Personal Indebtedness, Spatial Effects and Crime

Stuart McIntyre, Donald Lacombe

Research output: Working paperDiscussion paper

5 Citations (Scopus)
7 Downloads (Pure)

Abstract

There is a long and detailed history of attempts to understand what causes crime. One of the most prominent strands of this literature has sought to better understand the relationship between economic conditions and crime. Following Becker (1968), the economic argument is that in an attempt to maintain consumption in the face of unemployment, people may resort to sources of illicit income. In a similar manner, we might expect ex–ante, that increases in the level of personal indebtedness would be likely to provide similar incentives to engage in criminality. In this paper we seek to understand the spatial pattern of property and theft crimes using a range of socioeconomic variables, including data on the level of personal indebtedness.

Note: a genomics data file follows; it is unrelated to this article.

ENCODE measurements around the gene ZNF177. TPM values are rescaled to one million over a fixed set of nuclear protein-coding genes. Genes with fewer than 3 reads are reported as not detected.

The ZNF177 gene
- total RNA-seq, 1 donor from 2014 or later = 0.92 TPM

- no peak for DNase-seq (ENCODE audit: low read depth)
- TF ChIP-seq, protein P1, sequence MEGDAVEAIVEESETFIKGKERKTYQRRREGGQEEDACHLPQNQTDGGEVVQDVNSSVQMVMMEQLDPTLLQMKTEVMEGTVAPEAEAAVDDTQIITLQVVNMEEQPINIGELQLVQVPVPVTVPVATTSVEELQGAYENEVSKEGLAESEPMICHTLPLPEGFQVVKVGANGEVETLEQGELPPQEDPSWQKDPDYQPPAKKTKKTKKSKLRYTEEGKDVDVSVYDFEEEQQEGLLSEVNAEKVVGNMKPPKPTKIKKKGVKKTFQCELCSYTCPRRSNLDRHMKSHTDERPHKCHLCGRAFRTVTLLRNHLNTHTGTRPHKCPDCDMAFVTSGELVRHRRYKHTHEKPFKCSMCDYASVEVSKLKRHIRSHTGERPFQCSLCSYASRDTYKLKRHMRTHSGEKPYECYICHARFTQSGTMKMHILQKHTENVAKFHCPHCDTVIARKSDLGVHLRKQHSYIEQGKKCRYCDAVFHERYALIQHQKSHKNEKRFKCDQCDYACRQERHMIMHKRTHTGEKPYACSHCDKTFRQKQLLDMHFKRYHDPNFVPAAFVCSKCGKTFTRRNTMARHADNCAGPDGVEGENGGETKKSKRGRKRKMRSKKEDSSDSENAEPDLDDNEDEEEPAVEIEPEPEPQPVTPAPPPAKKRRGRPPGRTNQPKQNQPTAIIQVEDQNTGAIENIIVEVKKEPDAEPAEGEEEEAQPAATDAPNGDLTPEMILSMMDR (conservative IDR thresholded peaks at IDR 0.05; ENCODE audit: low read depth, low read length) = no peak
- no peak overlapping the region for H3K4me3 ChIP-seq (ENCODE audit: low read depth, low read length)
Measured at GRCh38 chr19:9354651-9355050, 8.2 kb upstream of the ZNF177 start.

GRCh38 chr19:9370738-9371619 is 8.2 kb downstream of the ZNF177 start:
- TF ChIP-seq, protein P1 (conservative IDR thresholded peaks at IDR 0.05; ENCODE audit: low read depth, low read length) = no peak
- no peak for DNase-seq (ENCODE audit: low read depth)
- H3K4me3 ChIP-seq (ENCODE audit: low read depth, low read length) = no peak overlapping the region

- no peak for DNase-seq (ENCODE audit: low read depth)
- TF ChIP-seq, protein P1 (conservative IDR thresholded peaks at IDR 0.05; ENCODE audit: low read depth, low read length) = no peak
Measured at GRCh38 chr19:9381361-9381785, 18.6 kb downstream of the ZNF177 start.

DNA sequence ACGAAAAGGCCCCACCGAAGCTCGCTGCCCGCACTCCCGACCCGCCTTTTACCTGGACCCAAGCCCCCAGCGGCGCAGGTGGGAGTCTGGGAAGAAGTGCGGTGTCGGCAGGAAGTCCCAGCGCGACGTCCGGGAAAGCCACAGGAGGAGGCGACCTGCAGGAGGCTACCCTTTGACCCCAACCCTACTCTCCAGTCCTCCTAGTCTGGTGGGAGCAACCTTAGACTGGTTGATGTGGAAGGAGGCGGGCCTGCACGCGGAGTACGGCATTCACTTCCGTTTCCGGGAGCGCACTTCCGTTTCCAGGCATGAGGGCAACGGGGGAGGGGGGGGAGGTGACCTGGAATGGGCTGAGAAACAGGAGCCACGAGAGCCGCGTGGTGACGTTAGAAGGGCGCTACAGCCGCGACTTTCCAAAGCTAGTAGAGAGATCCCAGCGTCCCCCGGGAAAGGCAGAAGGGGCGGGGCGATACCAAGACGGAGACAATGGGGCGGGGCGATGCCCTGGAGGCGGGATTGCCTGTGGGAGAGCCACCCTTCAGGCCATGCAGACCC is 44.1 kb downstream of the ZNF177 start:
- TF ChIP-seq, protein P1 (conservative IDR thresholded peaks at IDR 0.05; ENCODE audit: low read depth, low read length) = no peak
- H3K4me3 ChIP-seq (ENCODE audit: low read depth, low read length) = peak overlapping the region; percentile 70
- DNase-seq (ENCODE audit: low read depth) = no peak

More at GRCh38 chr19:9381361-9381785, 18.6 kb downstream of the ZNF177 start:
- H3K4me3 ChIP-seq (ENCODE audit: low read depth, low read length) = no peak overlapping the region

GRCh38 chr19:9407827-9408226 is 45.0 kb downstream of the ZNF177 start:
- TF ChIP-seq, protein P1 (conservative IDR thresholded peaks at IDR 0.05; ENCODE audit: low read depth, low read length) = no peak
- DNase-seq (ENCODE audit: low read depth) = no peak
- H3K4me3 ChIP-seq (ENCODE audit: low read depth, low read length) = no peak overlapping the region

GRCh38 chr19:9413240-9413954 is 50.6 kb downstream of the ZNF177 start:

Original languageEnglish
Place of PublicationGlasgow
PublisherUniversity of Strathclyde
Pages1-10
Number of pages11
Volume12
Publication statusPublished - 22 May 2012

    Fingerprint

Keywords

  • spatial econometrics
  • crime
  • personal debt
  • economic conditions

Cite this

McIntyre, S., & Lacombe, D. (2012). Personal Indebtedness, Spatial Effects and Crime. (09 ed.) (pp. 1-10). Glasgow: University of Strathclyde.